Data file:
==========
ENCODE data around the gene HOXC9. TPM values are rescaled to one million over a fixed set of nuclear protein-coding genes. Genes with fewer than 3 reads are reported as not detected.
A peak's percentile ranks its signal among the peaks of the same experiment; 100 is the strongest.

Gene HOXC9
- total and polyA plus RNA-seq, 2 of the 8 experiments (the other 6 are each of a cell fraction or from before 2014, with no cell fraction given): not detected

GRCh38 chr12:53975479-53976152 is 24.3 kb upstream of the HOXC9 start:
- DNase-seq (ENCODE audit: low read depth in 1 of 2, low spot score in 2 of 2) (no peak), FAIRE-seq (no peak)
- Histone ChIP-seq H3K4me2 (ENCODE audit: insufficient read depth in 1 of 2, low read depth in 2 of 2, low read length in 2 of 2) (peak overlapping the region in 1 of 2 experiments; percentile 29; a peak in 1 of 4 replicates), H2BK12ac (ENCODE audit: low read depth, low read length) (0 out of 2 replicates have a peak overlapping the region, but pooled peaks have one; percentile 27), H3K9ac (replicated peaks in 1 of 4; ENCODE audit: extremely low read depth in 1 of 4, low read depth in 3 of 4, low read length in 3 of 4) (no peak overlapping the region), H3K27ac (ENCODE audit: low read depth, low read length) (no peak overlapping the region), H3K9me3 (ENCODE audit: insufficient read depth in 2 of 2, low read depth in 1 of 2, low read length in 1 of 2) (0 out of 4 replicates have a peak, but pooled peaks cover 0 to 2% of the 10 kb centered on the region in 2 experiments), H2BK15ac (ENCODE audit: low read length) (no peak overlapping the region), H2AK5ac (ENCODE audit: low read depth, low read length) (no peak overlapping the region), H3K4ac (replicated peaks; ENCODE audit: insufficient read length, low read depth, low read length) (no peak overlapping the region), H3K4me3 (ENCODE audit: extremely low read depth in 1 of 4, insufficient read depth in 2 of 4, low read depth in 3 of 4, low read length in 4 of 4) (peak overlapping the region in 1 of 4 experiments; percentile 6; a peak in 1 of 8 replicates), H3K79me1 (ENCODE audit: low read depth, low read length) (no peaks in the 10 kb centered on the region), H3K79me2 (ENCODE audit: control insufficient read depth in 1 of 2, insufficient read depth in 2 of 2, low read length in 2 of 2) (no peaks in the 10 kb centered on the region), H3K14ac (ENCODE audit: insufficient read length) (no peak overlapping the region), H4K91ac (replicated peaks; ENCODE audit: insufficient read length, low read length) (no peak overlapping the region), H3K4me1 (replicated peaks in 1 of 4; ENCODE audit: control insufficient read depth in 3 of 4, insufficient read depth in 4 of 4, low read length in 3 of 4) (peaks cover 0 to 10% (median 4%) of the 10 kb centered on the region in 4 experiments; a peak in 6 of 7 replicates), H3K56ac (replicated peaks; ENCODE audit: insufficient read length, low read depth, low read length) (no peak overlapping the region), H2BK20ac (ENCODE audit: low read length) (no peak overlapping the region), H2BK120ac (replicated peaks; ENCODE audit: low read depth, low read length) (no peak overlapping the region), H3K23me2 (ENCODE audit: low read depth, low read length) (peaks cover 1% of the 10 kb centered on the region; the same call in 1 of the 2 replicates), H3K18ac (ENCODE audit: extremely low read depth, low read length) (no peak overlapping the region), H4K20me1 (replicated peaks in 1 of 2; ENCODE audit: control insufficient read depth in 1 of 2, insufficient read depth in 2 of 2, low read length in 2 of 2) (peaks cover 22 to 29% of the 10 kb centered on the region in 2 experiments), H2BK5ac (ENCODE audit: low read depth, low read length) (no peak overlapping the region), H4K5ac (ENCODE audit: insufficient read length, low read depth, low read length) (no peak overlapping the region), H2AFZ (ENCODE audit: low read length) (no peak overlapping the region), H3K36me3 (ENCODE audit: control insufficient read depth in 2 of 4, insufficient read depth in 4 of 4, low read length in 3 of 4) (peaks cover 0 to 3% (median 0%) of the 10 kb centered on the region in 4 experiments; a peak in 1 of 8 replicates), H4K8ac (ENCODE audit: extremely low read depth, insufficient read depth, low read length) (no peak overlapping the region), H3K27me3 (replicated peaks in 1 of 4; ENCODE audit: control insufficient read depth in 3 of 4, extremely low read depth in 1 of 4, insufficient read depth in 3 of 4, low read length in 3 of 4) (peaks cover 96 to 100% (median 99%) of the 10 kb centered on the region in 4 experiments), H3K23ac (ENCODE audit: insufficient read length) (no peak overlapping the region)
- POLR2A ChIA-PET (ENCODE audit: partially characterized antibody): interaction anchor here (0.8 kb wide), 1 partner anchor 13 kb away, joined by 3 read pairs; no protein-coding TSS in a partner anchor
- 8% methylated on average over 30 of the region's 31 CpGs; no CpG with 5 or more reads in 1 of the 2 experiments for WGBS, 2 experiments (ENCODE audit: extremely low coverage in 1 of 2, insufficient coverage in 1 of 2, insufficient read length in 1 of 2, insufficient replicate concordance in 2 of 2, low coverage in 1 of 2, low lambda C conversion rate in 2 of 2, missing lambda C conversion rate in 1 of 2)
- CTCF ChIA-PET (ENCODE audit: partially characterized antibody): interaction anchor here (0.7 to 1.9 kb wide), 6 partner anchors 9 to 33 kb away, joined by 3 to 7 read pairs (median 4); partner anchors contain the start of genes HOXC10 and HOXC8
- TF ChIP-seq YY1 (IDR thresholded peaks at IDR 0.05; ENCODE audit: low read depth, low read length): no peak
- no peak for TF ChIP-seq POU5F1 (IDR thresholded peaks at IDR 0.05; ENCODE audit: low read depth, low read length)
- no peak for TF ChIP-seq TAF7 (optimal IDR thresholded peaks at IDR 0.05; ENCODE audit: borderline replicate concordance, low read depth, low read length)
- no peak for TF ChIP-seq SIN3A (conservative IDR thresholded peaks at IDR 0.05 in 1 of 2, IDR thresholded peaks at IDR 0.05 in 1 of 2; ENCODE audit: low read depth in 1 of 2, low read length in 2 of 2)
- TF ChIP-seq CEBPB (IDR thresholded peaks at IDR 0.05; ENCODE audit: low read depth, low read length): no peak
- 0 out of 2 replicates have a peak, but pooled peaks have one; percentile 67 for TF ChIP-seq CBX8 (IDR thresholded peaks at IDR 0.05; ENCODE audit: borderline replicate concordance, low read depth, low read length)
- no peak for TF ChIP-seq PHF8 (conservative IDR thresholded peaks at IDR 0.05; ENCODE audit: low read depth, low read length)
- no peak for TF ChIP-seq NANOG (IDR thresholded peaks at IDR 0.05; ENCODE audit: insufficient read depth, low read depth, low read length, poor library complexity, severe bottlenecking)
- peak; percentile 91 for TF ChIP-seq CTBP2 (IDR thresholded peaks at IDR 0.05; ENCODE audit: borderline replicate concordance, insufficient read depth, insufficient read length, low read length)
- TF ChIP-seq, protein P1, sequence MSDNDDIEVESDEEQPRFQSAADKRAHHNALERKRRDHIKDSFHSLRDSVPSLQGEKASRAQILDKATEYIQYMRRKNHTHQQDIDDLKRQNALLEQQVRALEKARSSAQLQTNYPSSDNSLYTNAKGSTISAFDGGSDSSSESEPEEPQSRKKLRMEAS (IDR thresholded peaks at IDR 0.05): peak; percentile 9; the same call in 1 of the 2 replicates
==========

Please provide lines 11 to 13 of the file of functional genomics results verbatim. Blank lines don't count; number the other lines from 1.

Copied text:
- TF ChIP-seq YY1 (IDR thresholded peaks at IDR 0.05; ENCODE audit: low read depth, low read length): no peak
- no peak for TF ChIP-seq POU5F1 (IDR thresholded peaks at IDR 0.05; ENCODE audit: low read depth, low read length)
- no peak for TF ChIP-seq TAF7 (optimal IDR thresholded peaks at IDR 0.05; ENCODE audit: borderline replicate concordance, low read depth, low read length)